The Importance of Language
I took my first trip to Brazil knowing how to say less than 10 phrases in Portuguese. I relied totally on the translations of a then-friend to help me get around. I’m fluent in Spanish, and that helped a bit, but it was definitely no substitute. This trip had nothing to do with Candomblé; although I knew that I would eventually be initiated to Osun, my plans had always been to go to Nigeria for any and all ceremonies.
While planning for my second trip 3 years later in 2006, I took some virtual introductory courses in Portuguese. I studied with Pimsleur and it helped greatly with my pronunciation, which was my major problem having had Spanish pronunciation on my tongue for years. Unlike in 2003, this trip was all about Candomblé, and I had already made up my mind to be initiated into Candomblé de Ketu. I was still being shown around by my translator-friend, who I later found out mis-translated some of the comments made during the readings. Like any adult would be, I hated not being able to express for myself what I wanted and how I felt about things. I also was very uncomfortable with the fact that I was not able to really let people get to know me because of my language limitations.
I returned to NY determined; I would work on my Portuguese and bring myself to a place where I felt comfortable enough to express myself and understand people’s directives. I began reading and writing more often in Portuguese. I listened to Brazilian music regularly. I was even able to begin thinking in Portuguese. I purchased Rosetta Stoneand practiced daily. When I returned to Rio in 2007 for my initiation I felt competent. I was not, and still am not 100% fluent in Portuguese but it’s getting better everyday.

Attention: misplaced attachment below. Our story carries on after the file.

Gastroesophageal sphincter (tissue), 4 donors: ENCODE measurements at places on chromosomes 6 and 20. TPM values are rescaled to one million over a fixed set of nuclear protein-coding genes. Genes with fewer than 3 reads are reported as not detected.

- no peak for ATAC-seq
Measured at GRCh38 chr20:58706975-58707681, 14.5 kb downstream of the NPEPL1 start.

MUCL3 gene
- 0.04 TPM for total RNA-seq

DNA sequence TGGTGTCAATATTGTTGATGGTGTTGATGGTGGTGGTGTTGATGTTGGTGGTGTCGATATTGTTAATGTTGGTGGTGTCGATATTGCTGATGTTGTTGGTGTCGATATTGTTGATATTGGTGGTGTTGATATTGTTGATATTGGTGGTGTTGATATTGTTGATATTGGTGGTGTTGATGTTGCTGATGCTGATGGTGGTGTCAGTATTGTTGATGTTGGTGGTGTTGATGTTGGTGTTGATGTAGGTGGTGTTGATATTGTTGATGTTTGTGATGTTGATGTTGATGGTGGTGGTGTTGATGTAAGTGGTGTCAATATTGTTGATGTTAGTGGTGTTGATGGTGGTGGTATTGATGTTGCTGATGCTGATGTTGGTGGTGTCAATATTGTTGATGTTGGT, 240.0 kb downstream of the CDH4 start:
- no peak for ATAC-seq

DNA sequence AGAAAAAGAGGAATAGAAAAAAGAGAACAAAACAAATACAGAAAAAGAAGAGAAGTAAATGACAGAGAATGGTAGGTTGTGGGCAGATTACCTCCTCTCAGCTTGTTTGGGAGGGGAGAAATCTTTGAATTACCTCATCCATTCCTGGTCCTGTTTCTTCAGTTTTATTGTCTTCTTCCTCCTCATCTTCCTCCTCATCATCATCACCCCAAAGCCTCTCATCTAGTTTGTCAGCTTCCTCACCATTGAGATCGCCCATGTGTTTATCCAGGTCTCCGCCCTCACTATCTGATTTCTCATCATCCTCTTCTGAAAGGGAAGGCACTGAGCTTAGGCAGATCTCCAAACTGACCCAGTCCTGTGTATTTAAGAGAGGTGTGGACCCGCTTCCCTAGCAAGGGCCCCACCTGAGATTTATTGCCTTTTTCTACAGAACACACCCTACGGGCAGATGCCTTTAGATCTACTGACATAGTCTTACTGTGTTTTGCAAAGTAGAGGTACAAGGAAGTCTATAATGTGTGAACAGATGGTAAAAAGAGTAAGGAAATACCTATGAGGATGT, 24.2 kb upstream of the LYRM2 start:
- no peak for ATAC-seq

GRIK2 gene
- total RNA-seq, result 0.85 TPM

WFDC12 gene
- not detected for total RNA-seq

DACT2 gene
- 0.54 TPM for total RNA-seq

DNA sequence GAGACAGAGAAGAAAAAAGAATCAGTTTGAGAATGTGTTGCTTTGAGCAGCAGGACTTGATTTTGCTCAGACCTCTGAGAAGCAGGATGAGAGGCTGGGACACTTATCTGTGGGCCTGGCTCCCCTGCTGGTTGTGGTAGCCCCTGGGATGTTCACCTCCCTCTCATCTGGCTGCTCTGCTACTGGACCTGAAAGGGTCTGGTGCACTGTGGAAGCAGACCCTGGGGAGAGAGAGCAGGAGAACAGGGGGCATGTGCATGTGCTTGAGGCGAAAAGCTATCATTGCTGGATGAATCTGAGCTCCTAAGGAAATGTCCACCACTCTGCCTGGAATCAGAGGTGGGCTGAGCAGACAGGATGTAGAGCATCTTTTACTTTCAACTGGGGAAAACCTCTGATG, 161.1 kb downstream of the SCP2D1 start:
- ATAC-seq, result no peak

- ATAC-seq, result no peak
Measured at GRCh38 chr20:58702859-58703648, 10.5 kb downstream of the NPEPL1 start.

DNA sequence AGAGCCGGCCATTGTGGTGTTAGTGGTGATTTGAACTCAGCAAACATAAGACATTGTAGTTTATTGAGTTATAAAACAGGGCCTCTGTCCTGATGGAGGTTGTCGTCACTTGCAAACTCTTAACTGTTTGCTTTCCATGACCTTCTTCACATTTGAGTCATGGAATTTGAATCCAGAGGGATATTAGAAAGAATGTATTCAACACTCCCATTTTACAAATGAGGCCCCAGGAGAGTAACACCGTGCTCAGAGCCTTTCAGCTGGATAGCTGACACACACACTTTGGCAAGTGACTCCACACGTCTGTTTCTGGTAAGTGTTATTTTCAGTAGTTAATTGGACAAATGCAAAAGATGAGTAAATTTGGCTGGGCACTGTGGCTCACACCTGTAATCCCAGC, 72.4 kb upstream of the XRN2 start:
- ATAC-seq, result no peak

So why is that important? I think it’s one thing to go on vacation and not be fluent in the country’s language. However, it’s a completely different story to begin your life within Candomblé without being able to understand and communicate. One of the most important things that happens during initiation or any obligation is sitting for a reading. You don’t want to leave something important like your ewos or things you need to know about your Orisa up to chance by either relying on someone else’s interpretation or your own shaky understanding (especially since words like eel, elephant, swamp, squash or plaid don’t typically come up on vocabulary lists for beginners, but may very well be among the list of things you need to avoid).
My advice: learn as much Portuguese as you can to be able to communicate on your own if you’re going to be involved in Candomblé. Don’t leave it up to chance that you’ll get by, and remember that within Candomblé there’s Portuguese vocabulary that is very specific to life in a terreiro.
I’d suggest Rosetta Stone hands down because it’s so easy, but I’d also try to link up with folks from whatever part of Brazil you intend to be in to also have an understanding of slang/regionalisms. Stay tunned, I’m working on a vocabulary list: Portuguese for the American Macumbeiro!